• Facilitate provision of the content of product labeling both electronically and in a human readable format. SPL documents can be exchanged across systems without the need for additional transformation steps.
  • Improve dissemination of product labeling (both new product labeling and product labeling updates) to users of product labeling. The ability to provide the most up- to-date product labeling in a timely manner is considered to be critical to improving risk management of regulated products.
  • Facilitate more efficient evaluation of labeling changes by allowing more effective use of computer technology to compare different versions of labeling on a section by section basis.
  • Promote more coordinated data collection throughout the regulatory agency and improve processing, storage and archiving capabilities. Reduce or eliminate redundancies in data collection.
  • Improve access to information and enhance the ability to query and report on the content of labeling, allowing better support for specific analyses such as sub-population assessments of differ- ences in products based on gender, race, age, and geographic location.
  • Improve interoperability of the regulatory agency’s systems with other clinical information systems.
  • Use standards to improve integration of clinical data.
  • Enhance patient safety by helping to provide prescribers and consumers with improved access to information needed to make better risk management decisions in a format that will enhance integration with other technical and clinical applications.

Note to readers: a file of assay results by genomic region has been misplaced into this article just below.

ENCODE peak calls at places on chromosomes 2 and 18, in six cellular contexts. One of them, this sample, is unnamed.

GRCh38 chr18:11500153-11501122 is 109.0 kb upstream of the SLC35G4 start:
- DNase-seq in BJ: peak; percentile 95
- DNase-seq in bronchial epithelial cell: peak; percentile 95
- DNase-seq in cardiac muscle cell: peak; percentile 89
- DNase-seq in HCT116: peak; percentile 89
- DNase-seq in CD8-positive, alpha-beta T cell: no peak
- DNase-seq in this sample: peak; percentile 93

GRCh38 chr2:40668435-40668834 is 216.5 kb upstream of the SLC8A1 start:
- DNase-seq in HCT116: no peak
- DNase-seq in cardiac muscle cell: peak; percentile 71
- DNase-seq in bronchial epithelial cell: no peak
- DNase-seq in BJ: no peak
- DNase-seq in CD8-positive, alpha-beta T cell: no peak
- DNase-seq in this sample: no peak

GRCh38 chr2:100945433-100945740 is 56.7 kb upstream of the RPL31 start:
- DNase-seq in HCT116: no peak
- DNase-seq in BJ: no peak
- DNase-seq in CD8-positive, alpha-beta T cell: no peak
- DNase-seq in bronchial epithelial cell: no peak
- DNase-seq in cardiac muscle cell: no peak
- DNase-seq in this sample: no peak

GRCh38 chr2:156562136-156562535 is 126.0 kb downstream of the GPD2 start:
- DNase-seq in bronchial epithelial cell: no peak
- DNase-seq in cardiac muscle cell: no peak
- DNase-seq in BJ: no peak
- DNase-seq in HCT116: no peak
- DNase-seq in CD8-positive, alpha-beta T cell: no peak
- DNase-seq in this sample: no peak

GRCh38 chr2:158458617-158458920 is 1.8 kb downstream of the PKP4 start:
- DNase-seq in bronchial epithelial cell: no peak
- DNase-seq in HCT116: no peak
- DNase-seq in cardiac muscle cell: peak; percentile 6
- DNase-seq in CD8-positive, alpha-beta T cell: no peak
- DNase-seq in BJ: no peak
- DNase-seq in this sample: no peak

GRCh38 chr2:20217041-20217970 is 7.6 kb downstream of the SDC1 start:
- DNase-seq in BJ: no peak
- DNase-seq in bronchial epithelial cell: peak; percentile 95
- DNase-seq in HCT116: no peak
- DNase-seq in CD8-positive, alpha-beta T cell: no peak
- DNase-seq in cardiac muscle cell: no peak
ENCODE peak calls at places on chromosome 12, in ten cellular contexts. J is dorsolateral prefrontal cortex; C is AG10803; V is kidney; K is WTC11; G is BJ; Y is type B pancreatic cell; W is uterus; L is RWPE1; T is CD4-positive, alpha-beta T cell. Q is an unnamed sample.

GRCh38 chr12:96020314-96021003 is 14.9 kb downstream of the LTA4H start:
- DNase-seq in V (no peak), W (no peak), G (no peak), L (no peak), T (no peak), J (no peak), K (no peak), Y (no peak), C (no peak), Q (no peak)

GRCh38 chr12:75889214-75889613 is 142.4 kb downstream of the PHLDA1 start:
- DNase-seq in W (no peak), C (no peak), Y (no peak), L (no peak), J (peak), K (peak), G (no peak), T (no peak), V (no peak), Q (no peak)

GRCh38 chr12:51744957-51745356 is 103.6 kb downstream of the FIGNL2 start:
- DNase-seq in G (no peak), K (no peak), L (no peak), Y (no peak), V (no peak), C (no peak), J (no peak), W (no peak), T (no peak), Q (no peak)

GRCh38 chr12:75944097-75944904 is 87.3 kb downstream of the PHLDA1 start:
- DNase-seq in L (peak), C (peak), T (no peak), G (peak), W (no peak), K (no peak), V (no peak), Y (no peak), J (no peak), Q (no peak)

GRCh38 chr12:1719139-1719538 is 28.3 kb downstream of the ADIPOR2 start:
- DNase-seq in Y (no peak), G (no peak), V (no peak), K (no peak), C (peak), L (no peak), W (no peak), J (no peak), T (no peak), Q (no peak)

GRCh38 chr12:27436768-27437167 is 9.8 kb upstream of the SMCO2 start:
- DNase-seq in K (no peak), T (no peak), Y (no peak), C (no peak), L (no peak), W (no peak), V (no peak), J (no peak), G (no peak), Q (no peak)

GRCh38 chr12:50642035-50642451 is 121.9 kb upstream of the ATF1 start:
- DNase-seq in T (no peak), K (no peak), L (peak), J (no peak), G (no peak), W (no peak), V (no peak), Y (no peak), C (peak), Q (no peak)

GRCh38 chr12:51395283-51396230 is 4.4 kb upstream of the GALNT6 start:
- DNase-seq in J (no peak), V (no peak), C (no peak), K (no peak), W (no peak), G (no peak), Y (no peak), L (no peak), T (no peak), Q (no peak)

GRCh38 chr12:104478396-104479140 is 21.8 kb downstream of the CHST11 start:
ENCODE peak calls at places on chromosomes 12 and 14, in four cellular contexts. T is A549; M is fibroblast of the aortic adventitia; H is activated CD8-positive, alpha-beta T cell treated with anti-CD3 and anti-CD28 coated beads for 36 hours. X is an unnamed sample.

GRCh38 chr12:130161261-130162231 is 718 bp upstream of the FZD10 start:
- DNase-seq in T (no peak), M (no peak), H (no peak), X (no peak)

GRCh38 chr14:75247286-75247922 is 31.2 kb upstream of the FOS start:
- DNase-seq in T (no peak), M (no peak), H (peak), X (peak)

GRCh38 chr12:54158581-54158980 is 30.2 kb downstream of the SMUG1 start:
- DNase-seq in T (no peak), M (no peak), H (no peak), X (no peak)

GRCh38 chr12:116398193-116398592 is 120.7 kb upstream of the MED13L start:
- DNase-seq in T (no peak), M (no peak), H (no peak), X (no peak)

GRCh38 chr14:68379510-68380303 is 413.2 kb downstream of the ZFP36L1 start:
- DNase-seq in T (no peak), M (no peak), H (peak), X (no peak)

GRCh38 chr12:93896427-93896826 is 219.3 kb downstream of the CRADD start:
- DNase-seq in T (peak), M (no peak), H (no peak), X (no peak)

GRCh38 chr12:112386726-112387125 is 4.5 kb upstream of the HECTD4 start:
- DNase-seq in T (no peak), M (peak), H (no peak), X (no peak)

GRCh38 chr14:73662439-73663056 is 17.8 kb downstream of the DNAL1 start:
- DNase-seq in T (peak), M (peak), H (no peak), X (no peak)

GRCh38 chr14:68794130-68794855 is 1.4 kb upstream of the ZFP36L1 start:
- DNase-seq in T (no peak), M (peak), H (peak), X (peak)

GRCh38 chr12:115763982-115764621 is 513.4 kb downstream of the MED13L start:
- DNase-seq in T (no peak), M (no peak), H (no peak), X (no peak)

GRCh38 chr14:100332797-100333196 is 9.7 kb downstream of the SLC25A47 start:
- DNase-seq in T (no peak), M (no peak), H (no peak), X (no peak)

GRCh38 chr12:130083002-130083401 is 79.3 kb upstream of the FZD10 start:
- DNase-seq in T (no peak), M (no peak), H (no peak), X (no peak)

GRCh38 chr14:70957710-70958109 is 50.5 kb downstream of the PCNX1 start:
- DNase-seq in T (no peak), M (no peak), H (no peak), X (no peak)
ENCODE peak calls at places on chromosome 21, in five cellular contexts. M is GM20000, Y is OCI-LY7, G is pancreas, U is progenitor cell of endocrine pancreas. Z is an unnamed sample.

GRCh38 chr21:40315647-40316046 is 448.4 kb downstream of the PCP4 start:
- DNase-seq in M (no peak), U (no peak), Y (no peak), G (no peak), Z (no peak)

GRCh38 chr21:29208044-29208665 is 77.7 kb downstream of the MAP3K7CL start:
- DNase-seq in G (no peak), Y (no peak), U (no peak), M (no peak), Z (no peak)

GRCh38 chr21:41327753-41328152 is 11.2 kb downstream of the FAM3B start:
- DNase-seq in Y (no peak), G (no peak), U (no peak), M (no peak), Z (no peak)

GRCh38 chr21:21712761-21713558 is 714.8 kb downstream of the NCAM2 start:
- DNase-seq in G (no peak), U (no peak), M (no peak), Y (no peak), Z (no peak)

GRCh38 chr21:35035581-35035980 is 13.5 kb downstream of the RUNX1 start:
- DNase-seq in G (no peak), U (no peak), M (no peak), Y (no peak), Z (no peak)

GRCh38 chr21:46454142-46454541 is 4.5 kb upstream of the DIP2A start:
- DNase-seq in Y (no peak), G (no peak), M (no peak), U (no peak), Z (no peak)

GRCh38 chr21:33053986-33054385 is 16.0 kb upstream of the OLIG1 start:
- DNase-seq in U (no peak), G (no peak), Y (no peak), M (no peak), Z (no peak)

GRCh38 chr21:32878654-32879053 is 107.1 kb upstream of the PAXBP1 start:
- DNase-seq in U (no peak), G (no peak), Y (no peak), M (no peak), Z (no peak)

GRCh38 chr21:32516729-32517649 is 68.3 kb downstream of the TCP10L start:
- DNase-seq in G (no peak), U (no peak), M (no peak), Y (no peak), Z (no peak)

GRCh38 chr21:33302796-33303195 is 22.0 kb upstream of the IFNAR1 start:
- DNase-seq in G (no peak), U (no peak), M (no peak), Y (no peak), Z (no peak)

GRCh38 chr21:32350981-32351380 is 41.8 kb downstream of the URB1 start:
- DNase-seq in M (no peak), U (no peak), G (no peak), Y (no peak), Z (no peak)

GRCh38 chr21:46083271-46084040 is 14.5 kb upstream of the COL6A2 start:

• Support retention of legacy product labeling in databases.

In general, this specification shares the goals of the CDA, which are to:

  • Give priority to delivery of patient care.
  • Allow cost effective implementation across as wide a spectrum of systems as possible.
  • Support exchange of human-readable documents between users, including those with different levels of technical sophistication.
  • Promote longevity of all information encoded according to this architecture.
  • Enable a wide range of post-exchange pro- cessing applications.
  • Be compatible with a wide range of document creation applications.
  • Promote exchange that is independent of the underlying transfer or storage mechanism.
  • Prepare the design reasonably quickly.
  • Enable policy-makers to control their own information requirements without extension to this specification.

Although SPL does not give priority to delivery of patient care in the same way as CDA documents, which are directly associated with patient encounters, the goal of providing timely information about medical products ultimately serves patient care.

Additional goals of the SPL specification include:

  • Facilitate review, storage, and dissemination of product labeling.
  • Maximize timeliness of availability of product labeling.

The most recent version, Release 4, received ANSI approval in March 2009 and extends the SPL standard to include medical devices, veterinary medicine, and additional listing information. It is available for purchase at the HL7 bookstore at

Business Case (Intended Use, Customers)

The primary customers for SPL are health care professionals or patients who access the content of labeling electronically, or health care professionals using the content of labeling and the coded product or clinical data through the mediation of an electronic prescription decision support systems.

The investment in SPL is expected to be repaid by a reduction in health care delivery costs, specifically those costs arising from the use of hard to access, incomplete or out of date prescribing information. For example, drug interactions are a major cause of hospitalizations among those over 65, so it is expected that electronic delivery of relevant information could reduce the number of these events.